"Wah Gwan, Jamaica?"
President Obama headed to Kingston, Jamaica yesterday, meeting with Prime Minister Portia Simpson-Miller, as well as other Caribbean leaders on the importance of improving energy security and fighting climate change. He later held a town hall with the Young Leaders of the Americas.
“It is your generation who will shape the future of our countries and our region and this planet that we share long after those of us who are currently in public service are gone from the stage.” – President Obama, April 9
The President also swung by a museum dedicated to Bob Marley, a legendary Reggae singer-songwriter who was dedicated to making positive change in Jamaica. Inspired by his dedication, President Obama congratulated the Young Leaders of the Americas for carrying on that important tradition:
One of the displays has to do with when he was shot right before a concert he was supposed to give, trying to bring the political factions in Jamaica together. And he was treated for his wounds and he went ahead with the program, went ahead with the show. And somebody asked, well, why would you do that? He said, “The people who are trying to make this world worse are not taking the day off. Why should I?” Why should I?
In the audience sat Angeline Jackson, a woman who was kidnapped and sexually assaulted at age 19. Instead of remaining silent in the face of a justice system and a society that wasn’t on her side, she started her own organization to advocate for women like her and empower them to fight for the justice they deserve.
Jerome Cowans was there too, who watched his friend get gunned down in the streets when he was only 12. “I realized that wasn’t a life I wanted to live,” he said of the shooters. “They had expensive machinery, but they had nothing else.” A year later, he started the LEAD Youth Club, an organization to help young people like him stay on the right path. What started as a club of six people now has six chapters, including one in Colombia.
To Angeline and Jerome, and all the other leaders who share similar commitments to positive change, the President said:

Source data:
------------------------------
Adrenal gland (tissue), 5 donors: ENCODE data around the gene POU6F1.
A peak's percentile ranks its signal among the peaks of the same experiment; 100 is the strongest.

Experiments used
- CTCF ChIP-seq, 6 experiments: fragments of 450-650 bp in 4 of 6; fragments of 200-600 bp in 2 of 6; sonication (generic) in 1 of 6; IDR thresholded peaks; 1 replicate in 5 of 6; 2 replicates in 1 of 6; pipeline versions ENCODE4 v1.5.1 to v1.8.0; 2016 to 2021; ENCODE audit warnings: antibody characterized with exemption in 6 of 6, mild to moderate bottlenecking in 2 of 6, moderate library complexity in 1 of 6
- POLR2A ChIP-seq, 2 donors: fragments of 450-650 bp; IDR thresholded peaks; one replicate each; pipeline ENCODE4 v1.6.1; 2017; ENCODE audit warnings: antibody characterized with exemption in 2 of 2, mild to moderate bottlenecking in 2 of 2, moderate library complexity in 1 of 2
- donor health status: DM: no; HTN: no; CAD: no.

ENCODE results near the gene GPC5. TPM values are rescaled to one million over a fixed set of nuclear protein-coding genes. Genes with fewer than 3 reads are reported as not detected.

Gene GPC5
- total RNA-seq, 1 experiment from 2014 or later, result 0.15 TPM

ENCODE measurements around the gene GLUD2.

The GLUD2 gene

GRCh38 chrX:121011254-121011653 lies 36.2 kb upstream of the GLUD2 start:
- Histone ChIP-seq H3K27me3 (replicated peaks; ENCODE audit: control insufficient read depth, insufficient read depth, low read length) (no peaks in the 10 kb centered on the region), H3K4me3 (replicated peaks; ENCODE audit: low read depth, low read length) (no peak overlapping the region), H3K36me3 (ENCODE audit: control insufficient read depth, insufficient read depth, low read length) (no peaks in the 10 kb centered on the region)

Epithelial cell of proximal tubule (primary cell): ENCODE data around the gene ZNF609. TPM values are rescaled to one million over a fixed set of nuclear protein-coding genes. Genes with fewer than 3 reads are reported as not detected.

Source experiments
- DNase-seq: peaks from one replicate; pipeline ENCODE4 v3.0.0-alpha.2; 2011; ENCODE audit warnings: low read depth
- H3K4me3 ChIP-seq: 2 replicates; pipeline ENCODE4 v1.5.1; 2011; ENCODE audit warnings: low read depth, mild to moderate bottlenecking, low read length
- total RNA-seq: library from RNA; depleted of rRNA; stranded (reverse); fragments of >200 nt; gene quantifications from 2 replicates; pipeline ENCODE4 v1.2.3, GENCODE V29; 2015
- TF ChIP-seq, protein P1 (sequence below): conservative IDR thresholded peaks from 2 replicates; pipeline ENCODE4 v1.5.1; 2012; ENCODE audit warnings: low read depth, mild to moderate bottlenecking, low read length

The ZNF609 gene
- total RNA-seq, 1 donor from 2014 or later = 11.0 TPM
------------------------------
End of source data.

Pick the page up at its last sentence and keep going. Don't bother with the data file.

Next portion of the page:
You’re more interested in the hard work of waging peace than resorting to the quick impulses of conflict. You’re more interested in the hard work of building prosperity through entrepreneurship, not cronyism or corruption. You’re more eager for progress that comes not by holding down any segment of society, but by holding up the rights of every human being, regardless of what we look like, or how we pray, or who we love.
To help ensure their success, the Obama administration had made significant investments to help broaden the opportunities young leaders across the region can seize, including:
$70 million in U.S. investments in education, training, and employment initiatives for young people throughout Latin America and the Caribbean
The 100,000 Strong in the Americas initiative, with the goal of having 100,000 U.S. students studying across the Americas and 100,000 students in this region studying in the U.S. by 2020
The Young Leaders of the Americas Initiative, which the President launched this week to provide 250 fellowships each year to help participants develop joint business and civil society initiatives
“That impulse to make the world better, to push back on those who try to make it worse, that’s something that your generation has to hold on to,” the President said. “And you have to remember, it’s never easy; there are no days off. But if there’s one thing that I know from my own life, it’s that with hard work and with hope, change is always within our reach.”